I think looking for a good man is a lot like looking for a good job. You have to:
* know what you want,
* know what you have to offer,
* always keep your eye out for opportunities,
* be prepared, and
* become an expert in your craft.
Read it again. It’s true, right? Or do you question my last couple points? Maybe you think that you just need to be yourself, and when you meet the right man it will simply click.
As they say: how’s that working for you so far?
It’s true that a huge part of attracting a man is to just be yourself. When a man sees you as being authentic he translates that to confidence. And you know confidence is a man magnet.
But what about all the “stuff” that comes up in the course of getting to know someone? How do you show your best side? How do you start a conversation or save one that’s turning into a mess? How do you show a man you’re interested without looking like a desperate floozy? How do you respond to questions you’d rather not answer just yet? How do you share about your horrid divorce, your weight-loss surgery or your long term celibacy?
There are ways to do this that render the best results. You learn how to communicate effectively with your boss, your clients and your Mother. Why wouldn’t you learn how to communicate effectively with men you want to date and with whom you want to develop relationships?
One of my private coaching clients, Janet, had this challenge recently. She went out with a man for a second date. The man had been single for 16 years and she wanted to ask him why. What had he been doing for all those years?
I have very personal experience with this since I was single until I was 47. When I was dating I got the “why haven’t you married yet” question a lot. It never came off as sounding like a nice or reasonable question. Every time it was asked I assumed that it carried judgment. And although I was (at that time) a horrible dater, even I knew that talking about past relationships on first dates was an absolute no-no.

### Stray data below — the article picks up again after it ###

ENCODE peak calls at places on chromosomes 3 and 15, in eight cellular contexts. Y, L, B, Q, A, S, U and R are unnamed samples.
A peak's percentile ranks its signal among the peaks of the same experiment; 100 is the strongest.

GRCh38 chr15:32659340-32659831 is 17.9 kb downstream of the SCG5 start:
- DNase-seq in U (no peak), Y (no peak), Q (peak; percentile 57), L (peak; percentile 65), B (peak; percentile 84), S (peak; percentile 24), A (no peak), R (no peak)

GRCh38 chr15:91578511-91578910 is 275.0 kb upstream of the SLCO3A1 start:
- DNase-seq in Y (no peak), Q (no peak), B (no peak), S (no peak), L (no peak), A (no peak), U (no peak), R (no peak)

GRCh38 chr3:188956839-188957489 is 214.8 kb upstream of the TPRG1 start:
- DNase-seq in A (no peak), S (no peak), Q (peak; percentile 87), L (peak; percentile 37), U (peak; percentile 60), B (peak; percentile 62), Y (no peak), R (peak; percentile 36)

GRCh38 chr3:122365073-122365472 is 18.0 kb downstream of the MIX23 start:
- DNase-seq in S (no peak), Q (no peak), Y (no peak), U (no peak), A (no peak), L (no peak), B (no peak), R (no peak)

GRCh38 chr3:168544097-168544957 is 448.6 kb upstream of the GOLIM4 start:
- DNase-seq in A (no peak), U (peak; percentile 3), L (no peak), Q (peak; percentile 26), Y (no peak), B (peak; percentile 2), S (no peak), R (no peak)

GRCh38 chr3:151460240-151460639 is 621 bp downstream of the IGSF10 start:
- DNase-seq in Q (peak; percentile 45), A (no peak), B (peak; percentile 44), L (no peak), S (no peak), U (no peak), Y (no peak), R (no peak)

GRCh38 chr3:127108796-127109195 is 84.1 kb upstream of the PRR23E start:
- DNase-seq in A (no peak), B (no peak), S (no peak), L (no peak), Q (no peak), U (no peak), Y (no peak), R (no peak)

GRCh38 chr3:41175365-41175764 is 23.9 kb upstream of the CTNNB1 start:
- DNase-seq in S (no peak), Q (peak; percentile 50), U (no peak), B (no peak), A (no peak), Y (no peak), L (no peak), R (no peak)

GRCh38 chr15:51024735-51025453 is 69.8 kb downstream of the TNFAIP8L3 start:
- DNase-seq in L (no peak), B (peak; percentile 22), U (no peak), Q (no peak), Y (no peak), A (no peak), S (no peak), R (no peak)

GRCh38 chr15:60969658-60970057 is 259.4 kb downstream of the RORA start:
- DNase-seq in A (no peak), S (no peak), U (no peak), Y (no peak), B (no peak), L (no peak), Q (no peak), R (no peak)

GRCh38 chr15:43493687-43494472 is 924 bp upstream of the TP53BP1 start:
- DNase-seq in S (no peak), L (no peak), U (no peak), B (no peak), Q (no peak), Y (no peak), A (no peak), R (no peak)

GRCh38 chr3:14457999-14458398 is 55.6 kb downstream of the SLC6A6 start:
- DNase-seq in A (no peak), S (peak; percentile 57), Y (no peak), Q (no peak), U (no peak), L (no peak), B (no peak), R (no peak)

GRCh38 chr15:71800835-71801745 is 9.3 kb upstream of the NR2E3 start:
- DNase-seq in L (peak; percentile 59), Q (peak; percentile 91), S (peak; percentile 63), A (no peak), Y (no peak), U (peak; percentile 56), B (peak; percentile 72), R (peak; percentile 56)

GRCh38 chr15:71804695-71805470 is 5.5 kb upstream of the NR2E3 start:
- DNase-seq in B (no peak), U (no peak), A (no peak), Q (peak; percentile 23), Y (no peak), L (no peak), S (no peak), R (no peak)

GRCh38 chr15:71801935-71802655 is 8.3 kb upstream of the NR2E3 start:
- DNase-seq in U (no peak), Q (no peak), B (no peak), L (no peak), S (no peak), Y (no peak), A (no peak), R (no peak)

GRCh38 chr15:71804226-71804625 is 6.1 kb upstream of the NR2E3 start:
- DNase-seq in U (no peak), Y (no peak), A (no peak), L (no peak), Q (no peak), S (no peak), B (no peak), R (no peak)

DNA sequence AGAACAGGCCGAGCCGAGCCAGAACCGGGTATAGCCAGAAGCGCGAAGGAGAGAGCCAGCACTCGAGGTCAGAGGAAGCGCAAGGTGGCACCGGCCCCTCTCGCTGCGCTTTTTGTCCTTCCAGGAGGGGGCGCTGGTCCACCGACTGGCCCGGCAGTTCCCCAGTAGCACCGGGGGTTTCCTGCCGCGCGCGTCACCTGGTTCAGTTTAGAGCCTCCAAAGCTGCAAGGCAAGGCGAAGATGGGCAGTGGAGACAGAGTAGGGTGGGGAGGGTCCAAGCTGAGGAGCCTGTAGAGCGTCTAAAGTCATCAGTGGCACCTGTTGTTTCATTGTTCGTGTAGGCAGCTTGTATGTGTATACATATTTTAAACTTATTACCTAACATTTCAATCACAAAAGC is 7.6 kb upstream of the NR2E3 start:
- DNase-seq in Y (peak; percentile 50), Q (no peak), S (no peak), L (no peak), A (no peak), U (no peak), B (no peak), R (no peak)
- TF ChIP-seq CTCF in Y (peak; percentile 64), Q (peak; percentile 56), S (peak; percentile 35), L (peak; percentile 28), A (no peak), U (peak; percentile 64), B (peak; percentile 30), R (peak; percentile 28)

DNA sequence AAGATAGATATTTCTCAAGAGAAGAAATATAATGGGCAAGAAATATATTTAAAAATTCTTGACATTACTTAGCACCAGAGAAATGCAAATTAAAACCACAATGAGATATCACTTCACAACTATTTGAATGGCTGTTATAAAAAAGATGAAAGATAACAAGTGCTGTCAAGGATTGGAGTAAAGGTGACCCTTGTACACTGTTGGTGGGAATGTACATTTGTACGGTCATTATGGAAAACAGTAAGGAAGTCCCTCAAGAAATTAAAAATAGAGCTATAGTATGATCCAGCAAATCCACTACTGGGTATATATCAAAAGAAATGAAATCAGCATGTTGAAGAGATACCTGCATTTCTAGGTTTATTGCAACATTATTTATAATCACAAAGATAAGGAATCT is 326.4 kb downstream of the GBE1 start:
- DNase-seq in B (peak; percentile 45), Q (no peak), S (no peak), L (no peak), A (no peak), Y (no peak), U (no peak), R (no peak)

So Janet and I worked on how to ask her date the question without a) offending him, and b) devolving the conversation into a long talk about past relationships.
She also had the flip-side of the problem: she wanted to know how to address the question of her divorce. This always comes up, doesn’t it? Most people dating over 40 are divorced. I think most ask this just to start conversation on a common topic…but it shouldn’t be discussed until later in a relationship. You don’t want to bond on the bad stuff.
Janet’s divorce was messy and painful. She knew she had to give some answer when asked about it, but she didn’t want to discuss any details until she knew a man pretty well.
So Janet and I got to work, and I guided her through creating her two “Prepared Statements.”
Asking the difficult questions, avoiding over-sharing, showing interest or rejecting someone; these all are things you should think about. You don’t want to just jump in and say whatever comes to mind in the moment.
This isn’t about making things up or being someone you’re not. And it’s not about trying to anticipate everything that may come up during a date. (Geez, we over think enough as it is!) This is about thinking of the few delicate things that may arise, and then considering how to ask or respond.
It really is like looking for a job: you try to anticipate the hard questions and prepare yourself with a positive, yet honest response.